First Supreme Judicial Court Decision on CPA
Decision Provides Narrow Definition of Allowable Recreation Projects in Existing Parks
The SJC agreed with the plaintiffs and stated that whereas the parks were already devoted to recreational uses, no recreational uses were being “created” when the municipality chose “to enhance or redevelop that which already exists.” The Court further held that the proposed work did not constitute “preservation” of the land because it did not involve the “protection of … real property from injury, harm or destruction,” which is the definition of “preservation” in Section 2 of the Act.
Statutory Requirements and Background of Newton’s Park Projects
Section 5(b)(2) of the CPA permits expenditures “for the acquisition, creation, and preservation of land for recreational use” and “for the rehabilitation or restoration of open space, land for recreational use and community housing that is acquired or created as provided in this section.”
The Court rejected both
Impact On Similar, Previously Constructed Projects in Other CPA Municipalities
The Court also responded to the concerns raised in the
amicus curiae brief submitted by the Town of Acton that CPA expenditures made
by other municipalities before this decision not be subject to legal challenge
in light of the outcome of this case.
The Court noted that a ten taxpayer suit such as the one brought against
Conversion from Non-Park Use Permitted
The Court recognized that municipally owned land that had been “used for a purpose other than recreational use” or land that “at some point in the past ceased to exist for recreational purposes” could be used by a municipality to “create” a recreational use which could be funded under the CPA. The Court saw the possibility of land being transferred by a municipality from a non-recreational use to a new recreational use, with renovations then funded under the CPA. The Court did not address the situation where such non-park land (for example a small forested area in a town) might have been used by residents for “passive” recreation, even if not formally designated for recreation by a town.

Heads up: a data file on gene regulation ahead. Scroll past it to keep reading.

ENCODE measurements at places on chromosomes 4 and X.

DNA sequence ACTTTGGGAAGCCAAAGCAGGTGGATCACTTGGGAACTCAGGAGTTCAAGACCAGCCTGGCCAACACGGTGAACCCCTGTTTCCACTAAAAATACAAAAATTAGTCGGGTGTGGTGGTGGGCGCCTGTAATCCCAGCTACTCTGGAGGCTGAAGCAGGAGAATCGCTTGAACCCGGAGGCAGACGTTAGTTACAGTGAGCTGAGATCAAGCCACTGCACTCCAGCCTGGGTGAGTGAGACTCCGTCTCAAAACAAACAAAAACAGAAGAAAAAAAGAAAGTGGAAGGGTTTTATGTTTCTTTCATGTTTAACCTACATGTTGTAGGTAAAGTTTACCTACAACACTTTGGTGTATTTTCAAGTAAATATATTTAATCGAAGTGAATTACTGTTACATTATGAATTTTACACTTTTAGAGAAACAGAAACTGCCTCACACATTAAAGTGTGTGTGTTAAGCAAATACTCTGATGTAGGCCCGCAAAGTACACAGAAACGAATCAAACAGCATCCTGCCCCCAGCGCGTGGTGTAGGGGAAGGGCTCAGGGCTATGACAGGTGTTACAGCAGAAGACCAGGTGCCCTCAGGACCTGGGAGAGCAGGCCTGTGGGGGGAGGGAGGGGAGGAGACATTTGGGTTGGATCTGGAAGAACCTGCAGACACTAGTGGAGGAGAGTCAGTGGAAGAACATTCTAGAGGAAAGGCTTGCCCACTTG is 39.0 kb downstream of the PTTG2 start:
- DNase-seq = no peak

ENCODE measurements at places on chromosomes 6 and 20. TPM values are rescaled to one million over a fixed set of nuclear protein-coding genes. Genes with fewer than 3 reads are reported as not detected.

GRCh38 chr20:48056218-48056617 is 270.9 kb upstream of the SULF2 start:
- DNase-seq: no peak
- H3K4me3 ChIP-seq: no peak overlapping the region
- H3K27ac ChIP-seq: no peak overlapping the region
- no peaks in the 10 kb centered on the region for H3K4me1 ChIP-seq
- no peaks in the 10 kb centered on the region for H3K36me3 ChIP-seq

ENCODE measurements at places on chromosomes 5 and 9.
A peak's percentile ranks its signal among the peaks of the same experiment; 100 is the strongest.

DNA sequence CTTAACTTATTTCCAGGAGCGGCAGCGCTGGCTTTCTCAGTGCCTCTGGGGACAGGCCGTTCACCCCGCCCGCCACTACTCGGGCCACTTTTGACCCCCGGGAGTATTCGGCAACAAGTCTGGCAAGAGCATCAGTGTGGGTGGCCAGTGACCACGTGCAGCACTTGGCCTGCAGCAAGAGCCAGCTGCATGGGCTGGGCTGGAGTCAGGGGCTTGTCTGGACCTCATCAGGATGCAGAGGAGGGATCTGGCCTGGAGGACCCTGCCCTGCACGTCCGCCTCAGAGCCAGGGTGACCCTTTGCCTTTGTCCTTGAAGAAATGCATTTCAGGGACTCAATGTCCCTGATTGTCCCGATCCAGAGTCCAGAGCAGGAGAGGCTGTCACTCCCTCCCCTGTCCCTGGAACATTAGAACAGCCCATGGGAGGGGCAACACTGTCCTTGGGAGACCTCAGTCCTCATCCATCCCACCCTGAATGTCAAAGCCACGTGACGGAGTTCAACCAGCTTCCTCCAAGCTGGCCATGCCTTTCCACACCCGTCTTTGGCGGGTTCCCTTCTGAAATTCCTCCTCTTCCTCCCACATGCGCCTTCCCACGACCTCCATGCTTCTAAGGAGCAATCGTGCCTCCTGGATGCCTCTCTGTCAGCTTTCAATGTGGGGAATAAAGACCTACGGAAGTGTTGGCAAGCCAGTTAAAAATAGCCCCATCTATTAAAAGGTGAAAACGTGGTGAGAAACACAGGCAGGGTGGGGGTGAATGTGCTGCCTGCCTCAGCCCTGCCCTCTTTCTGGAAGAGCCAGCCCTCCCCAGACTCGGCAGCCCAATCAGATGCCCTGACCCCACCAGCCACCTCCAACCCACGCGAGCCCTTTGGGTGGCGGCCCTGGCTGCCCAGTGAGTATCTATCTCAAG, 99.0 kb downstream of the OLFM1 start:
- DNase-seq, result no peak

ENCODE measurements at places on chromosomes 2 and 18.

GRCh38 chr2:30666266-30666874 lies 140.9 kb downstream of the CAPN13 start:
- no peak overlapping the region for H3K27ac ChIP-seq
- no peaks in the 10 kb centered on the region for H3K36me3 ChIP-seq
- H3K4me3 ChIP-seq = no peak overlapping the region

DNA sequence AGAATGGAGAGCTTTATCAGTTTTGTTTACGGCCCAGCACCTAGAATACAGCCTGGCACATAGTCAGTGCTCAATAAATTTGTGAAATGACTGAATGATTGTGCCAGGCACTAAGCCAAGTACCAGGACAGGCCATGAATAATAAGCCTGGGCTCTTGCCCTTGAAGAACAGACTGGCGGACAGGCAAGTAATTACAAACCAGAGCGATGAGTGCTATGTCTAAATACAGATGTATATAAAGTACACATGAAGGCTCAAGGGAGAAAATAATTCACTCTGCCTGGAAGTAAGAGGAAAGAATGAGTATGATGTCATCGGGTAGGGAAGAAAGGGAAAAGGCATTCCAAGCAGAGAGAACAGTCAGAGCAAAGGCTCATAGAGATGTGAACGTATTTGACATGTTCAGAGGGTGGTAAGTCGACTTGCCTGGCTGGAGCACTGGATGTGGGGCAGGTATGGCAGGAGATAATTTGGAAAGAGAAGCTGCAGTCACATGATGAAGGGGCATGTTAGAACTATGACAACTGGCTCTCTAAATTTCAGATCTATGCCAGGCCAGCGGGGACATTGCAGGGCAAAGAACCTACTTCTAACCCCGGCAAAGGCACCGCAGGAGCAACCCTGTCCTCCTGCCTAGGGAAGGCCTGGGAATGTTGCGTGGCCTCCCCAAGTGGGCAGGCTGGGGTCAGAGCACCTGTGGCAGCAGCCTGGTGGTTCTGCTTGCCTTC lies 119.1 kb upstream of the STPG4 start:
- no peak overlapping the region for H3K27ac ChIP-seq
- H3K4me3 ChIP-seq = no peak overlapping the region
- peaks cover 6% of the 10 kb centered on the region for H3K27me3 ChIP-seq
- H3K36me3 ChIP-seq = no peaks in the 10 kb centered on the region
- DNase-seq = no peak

The Court appears to also have left an opening for projects in existing parks which have become so deteriorated that they have “ceased to exist” for recreational purposes. The Court said that if a municipality had “land that, at some point in the past, ceased to exist for recreational purposes…CPA funds could be appropriated for the necessary costs of the project.”
Although these and other recreation projects may be allowable under CPA, this is a complicated issue, so the Coalition continues to advise communities to consult with municipal counsel on any current or proposed CPA recreation projects.
Coalition Supports Recreational Amendment to CPA
This decision will force all CPA communities to rethink plans to use CPA funds for restoration or rehabilitation of recreational facilities. As previously reported in CPA Update, legislation has been filed which would amend CPA to allow communities to rehabilitate existing recreational assets, no matter how or when they were acquired. House Bill No.4820 did not pass the full legislature this past session, but it did receive a positive recommendation from the Committee on Community Development and Small Business. It will be re-filed with the new legislative session in January, 2009.
You can read the entire decision in this case here.
You can view the Department of Revenue's analysis of this SJC decision in the most recent issue of the City and Town newsletter here.